helli

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I
One of the things that has always put me off Onmipod is needing to find a spot where the ‘half egg’ won’t get knocked, or sat on, or leant on... because the profile is so different to the flatness of a tubed infusion site.
I have a Medtrum A6 tubeless pump. The profile is different to the OmniPod - flatter without the "half egg" so closer to the profile of tubey pumps but smaller.
I have never had a problem with regard to knocking or leaning or sitting on it. But it is fixed in a position for 3 days whereas the tubey pumps can be moved around on their tether.

Medtrum is less common than the OmniPod but cheaper ... which is why it was offered to me.
 

everydayupsanddowns

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I guess the hybrid design of Solo / Kaleido may offer options?

Only if they are available where people live, of course!
 

Inka

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Type 1
@everydayupsanddowns Do you mean “stabby” when you inserted the cannula? If so, the trick that works for me is to slightly lift the fleshy bit away (like pinching up in a way but much looser and a larger area) and then insert the cannula ( I use 6mm Teflon ones). I’m slim and muscly in the legs so that works for me. I use the upper half of my thighs from the mid-point to the outer sides. Sitting down and ‘relaxing’ the fleshy bit/muscle helps a lot.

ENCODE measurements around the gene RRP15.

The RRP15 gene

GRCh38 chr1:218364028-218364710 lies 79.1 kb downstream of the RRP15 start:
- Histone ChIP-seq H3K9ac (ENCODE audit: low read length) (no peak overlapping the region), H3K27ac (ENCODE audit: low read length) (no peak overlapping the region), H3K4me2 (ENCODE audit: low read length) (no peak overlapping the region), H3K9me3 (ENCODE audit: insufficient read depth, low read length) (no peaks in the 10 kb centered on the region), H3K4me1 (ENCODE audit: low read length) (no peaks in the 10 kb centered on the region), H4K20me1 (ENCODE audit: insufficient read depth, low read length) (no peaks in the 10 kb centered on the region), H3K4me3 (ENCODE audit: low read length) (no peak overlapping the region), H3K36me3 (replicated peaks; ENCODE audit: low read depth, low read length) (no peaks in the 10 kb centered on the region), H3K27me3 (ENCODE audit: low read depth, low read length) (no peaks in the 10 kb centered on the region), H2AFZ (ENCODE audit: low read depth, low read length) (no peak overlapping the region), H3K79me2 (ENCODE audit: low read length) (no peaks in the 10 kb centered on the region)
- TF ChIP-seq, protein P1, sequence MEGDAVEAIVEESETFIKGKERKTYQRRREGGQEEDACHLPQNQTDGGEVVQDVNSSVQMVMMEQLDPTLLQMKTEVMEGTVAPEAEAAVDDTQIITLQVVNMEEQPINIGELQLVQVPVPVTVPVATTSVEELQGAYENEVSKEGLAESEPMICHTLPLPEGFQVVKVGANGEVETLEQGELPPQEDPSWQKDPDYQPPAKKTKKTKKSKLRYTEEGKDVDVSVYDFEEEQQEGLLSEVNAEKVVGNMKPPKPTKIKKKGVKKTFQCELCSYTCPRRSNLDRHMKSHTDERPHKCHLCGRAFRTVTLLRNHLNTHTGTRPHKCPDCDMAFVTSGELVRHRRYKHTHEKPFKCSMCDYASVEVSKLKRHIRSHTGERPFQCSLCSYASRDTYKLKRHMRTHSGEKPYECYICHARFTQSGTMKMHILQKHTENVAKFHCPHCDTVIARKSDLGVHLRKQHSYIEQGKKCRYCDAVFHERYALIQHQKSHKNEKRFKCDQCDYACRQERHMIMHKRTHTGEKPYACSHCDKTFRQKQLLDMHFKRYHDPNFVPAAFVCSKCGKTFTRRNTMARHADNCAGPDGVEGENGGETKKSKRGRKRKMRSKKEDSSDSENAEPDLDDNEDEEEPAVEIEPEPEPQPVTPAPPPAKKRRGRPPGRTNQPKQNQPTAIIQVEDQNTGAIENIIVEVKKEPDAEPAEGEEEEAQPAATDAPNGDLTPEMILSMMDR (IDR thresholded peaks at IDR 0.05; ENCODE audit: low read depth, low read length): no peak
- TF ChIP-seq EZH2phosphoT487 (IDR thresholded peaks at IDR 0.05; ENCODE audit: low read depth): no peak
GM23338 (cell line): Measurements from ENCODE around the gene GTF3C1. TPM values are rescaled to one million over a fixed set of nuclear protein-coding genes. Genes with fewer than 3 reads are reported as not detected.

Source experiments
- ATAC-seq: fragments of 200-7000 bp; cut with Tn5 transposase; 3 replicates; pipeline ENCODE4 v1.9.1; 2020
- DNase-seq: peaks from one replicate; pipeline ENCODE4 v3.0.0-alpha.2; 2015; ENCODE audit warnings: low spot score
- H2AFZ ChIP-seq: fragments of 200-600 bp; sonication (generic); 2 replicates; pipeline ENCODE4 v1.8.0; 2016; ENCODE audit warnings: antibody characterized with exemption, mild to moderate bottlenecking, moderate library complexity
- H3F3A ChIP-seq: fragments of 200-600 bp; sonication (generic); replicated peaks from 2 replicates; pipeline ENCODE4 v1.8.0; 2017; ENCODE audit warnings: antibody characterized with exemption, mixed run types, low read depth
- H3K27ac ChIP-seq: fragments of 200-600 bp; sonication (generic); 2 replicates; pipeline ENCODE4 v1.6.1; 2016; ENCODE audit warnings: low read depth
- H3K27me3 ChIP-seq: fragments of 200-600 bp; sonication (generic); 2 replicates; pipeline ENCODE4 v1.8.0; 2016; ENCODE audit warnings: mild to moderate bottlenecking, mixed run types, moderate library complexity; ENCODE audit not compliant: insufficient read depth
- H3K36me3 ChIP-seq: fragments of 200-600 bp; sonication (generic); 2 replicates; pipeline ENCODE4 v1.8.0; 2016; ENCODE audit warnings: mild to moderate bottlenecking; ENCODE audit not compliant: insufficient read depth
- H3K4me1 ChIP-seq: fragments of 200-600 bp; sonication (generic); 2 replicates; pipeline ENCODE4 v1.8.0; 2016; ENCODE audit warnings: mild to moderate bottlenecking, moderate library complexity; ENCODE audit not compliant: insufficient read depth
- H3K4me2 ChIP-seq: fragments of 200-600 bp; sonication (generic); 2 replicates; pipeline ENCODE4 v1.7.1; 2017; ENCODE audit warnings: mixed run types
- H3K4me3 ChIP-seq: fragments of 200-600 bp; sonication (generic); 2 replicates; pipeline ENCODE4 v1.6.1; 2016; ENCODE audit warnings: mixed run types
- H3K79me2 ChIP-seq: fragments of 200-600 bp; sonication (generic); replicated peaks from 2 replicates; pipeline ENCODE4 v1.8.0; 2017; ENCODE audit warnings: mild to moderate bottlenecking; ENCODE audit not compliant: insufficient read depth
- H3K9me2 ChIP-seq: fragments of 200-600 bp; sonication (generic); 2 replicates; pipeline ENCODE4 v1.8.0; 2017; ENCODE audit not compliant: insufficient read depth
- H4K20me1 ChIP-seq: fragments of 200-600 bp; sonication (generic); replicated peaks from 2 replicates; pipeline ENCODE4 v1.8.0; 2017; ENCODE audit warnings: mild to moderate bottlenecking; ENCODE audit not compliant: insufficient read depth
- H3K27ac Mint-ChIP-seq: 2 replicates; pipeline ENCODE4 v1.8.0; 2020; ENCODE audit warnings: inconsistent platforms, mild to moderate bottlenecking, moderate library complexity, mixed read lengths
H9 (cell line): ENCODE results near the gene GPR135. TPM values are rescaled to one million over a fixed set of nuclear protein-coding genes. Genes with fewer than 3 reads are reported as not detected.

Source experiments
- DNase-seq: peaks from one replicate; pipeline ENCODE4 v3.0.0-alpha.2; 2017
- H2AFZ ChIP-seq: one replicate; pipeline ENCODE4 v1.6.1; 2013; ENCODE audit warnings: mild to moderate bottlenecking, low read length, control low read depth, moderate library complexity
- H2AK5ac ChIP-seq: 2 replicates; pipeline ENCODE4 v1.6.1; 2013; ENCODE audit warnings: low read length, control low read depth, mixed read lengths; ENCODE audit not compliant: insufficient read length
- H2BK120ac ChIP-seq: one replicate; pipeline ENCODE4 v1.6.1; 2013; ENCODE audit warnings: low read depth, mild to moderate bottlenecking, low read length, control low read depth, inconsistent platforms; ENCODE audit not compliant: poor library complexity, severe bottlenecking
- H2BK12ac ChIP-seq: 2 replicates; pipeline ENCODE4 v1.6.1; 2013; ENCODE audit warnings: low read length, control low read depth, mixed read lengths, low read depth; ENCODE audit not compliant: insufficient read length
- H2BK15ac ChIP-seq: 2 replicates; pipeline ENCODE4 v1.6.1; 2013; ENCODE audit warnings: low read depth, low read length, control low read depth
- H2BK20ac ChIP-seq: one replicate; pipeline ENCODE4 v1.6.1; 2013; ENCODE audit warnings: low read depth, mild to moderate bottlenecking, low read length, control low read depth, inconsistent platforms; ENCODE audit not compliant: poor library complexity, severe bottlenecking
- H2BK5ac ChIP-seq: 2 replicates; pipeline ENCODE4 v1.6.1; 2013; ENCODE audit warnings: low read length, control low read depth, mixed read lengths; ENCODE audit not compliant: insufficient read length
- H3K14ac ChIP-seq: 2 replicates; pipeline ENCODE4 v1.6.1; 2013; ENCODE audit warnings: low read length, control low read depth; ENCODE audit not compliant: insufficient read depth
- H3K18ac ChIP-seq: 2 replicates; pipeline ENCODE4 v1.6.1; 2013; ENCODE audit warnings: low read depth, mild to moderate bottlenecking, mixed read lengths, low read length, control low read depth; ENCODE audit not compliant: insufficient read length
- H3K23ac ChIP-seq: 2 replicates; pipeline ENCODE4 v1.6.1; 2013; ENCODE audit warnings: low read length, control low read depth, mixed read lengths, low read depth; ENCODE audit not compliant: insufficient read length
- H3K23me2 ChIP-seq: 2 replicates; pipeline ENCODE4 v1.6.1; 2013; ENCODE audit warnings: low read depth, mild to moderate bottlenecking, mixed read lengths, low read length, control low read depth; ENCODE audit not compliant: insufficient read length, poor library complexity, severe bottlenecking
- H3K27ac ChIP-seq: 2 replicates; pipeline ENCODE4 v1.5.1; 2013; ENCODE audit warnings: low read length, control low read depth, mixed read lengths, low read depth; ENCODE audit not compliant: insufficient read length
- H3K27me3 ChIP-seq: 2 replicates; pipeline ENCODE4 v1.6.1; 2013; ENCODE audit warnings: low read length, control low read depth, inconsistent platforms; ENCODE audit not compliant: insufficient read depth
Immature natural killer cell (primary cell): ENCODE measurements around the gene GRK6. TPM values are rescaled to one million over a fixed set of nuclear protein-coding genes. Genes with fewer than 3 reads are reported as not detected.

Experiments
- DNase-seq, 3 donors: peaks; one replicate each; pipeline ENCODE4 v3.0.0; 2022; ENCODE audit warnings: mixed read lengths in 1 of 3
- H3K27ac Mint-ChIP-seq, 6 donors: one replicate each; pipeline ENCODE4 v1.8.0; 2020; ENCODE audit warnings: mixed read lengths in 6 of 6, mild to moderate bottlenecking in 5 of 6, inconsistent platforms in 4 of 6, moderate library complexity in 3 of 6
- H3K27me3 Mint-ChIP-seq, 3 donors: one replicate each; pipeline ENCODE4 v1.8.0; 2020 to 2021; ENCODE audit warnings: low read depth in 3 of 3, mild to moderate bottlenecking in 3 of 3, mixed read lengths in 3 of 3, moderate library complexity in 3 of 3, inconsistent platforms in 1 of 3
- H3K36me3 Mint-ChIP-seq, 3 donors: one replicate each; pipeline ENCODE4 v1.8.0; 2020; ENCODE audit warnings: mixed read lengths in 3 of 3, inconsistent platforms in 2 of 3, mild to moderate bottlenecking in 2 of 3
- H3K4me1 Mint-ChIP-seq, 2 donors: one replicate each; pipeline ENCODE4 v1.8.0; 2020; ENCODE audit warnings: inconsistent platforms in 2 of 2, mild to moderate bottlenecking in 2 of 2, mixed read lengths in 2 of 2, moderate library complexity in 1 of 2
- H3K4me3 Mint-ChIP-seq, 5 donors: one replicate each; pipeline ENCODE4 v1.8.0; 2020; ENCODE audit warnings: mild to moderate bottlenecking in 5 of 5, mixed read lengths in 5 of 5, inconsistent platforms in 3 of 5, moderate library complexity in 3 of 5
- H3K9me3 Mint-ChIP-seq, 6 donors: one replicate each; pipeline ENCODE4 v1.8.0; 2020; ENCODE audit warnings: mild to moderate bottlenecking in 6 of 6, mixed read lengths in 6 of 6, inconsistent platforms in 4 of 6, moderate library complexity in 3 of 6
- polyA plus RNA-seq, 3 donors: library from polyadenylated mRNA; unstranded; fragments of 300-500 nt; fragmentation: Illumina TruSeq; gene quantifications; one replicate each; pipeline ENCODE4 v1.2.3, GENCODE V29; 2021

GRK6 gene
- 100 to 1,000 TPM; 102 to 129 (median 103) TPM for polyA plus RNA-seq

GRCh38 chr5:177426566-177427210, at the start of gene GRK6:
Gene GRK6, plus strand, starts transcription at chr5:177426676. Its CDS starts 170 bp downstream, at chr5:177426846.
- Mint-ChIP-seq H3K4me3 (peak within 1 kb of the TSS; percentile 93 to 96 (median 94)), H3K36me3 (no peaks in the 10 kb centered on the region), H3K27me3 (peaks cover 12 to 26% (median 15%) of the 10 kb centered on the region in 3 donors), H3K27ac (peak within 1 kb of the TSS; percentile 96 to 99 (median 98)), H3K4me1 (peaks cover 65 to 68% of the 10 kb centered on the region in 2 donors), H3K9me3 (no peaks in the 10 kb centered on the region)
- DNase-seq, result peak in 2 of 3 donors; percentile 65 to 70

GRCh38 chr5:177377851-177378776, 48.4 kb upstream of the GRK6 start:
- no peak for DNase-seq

I get your fear about running out of sites. My tummy isn’t great now (I need to choose areas carefully to get them to work) and when it first became rubbishy, I panicked, thinking I’d literally have nowhere to put my sites and get insulin into me.
 

stephknits

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Type 1
i use novorapid with my omnipod. I know people who stick it on their chest and shoulder area, calves and lower arms. I don't have problems knocking them off and don't really notice if I am lying on it. Am sort of average size (10) so not particularly skinny. If you are on Facebook there is an omnipod uk group which shows people wearing it in a variety of locations. The only one that annoys me is if I happen to get it where a particular pair of trousers stops. Otherwise I barely notice it and often forget where I have stuck the thing. Have you received your trial pod yet?
 

Ref

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Relationship to Diabetes
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I've tried using my thighs for cannula but it was too close to the muscle and I spent most of the time hypo so had to move it. I find my central abdomen bruises too much. I hadn't heard of the Medtrum before this thread but it is not available from my hospital.

I'm still waiting for the 'experience kit' to arrive.

The weird thing with all this is that a few weeks ago I would have just opted for another Medtronic.